Improvements in the diagnosis of acute kidney injury.

Vyacheslav Y. Melnikov, Bruce Molitoris

Research output: Contribution to journalArticle

1 Citation (Scopus)

Abstract

Acute kidney injury (AKI) represents a wide range of heterogeneous clinical conditions with a high mortality rate. Despite improvements in our understanding of the disease processes, mortality has only marginally improved and remains unacceptably high. An additional consequence of AKI is the marked acceleration of pre-existing chronic kidney disease to end-stage renal disease. A major limitation in improving outcomes of AKI has been the lack of common standards for diagnosis and severity stratification. Serum creatinine is a late marker of kidney dysfunction and injury. Presently, no available commercial test offers diagnosis, nor the ability to stratify patients by severity of injury, early in the course of disease when therapy may be beneficial. The Acute Dialysis Quality Initiative (ADQI) group proposed a standard definition and classification system for the syndrome of acute renal failure. Based on data that even small changes of serum creatinine result in increased mortality, the Acute Kidney Injury Network (AKIN) has recently proposed modified criteria. Both staging systems emphasize changes in serum creatinine and urine output. There is also potential that a number of serum and urine bio-markers developed in preclinical studies and currently being investigated and validated, will enable the early diagnosis of AKI.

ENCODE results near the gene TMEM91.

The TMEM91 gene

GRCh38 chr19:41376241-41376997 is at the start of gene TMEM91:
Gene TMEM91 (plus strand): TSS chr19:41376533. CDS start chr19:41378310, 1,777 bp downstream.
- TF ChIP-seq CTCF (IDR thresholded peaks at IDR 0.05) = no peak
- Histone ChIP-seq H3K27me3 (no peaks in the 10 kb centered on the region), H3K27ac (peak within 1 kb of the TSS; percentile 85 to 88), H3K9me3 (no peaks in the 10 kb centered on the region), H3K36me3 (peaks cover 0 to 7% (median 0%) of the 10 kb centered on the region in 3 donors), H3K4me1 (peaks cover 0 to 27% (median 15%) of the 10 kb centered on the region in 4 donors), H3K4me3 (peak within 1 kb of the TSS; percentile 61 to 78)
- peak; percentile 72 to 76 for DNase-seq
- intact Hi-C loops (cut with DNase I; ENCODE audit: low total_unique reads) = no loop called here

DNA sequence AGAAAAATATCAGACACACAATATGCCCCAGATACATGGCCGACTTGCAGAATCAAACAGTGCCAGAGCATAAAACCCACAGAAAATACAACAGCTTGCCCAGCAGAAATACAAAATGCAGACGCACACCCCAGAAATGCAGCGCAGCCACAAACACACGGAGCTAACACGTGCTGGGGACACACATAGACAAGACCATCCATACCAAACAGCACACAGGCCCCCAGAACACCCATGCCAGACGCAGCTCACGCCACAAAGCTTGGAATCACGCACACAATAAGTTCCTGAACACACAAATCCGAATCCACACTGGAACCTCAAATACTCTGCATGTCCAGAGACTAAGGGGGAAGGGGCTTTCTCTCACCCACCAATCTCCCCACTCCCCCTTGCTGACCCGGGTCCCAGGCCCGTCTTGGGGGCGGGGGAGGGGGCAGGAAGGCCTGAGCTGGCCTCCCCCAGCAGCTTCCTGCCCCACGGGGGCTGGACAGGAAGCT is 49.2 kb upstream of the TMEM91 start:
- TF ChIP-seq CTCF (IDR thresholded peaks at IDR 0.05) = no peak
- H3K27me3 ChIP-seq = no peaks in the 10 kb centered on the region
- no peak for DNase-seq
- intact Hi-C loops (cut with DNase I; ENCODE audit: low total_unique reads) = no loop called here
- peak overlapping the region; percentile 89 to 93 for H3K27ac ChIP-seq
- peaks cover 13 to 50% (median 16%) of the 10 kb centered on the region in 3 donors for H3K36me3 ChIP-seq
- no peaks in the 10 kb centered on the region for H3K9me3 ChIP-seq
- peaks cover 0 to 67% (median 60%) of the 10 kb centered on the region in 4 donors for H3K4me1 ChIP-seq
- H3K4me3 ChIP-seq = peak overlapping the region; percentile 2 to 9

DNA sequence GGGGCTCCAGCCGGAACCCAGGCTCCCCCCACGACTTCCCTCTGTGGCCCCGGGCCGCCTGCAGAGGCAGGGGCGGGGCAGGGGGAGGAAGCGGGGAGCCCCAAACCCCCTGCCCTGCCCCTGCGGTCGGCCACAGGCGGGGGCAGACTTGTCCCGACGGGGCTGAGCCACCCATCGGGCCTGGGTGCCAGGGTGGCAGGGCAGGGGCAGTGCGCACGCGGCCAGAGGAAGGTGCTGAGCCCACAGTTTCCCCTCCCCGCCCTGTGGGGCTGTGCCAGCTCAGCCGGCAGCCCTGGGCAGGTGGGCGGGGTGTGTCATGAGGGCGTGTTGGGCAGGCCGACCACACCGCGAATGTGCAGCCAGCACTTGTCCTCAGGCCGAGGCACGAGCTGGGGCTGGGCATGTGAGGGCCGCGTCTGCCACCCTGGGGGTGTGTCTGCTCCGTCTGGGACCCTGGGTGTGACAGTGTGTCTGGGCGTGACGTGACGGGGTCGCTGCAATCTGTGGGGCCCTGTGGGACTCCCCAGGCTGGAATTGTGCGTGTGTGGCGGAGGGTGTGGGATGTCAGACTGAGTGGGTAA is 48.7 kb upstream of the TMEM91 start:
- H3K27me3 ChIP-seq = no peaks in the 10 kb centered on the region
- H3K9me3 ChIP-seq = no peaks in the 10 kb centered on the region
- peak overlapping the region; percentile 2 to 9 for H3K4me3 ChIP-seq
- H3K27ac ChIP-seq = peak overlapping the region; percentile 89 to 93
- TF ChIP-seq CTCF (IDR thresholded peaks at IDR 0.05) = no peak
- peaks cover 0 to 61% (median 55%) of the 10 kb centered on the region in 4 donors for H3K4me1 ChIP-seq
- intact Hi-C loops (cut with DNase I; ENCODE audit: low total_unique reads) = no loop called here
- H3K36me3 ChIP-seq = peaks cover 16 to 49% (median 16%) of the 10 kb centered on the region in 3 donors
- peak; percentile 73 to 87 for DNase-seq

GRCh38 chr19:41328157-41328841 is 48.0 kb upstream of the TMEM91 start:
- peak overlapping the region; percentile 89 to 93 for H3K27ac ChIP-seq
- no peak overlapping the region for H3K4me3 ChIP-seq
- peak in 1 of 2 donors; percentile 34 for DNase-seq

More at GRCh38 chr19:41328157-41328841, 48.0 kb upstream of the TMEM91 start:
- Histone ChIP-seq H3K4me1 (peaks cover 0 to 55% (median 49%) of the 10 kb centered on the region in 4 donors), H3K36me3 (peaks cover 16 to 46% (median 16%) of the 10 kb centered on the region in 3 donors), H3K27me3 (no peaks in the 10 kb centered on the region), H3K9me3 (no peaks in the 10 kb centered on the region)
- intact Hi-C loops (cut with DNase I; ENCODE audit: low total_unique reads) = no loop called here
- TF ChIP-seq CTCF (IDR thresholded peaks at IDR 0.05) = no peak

Original languageEnglish
Pages (from-to)537-544
Number of pages8
JournalSaudi journal of kidney diseases and transplantation : an official publication of the Saudi Center for Organ Transplantation, Saudi Arabia
Volume19
Issue number4
StatePublished - Jul 2008
Externally publishedYes

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Acute Kidney Injury
Creatinine
Serum
Mortality
Urine
Wounds and Injuries
Chronic Renal Insufficiency
Chronic Kidney Failure
Early Diagnosis
Dialysis
Kidney

ASJC Scopus subject areas

  • Medicine(all)

Cite this

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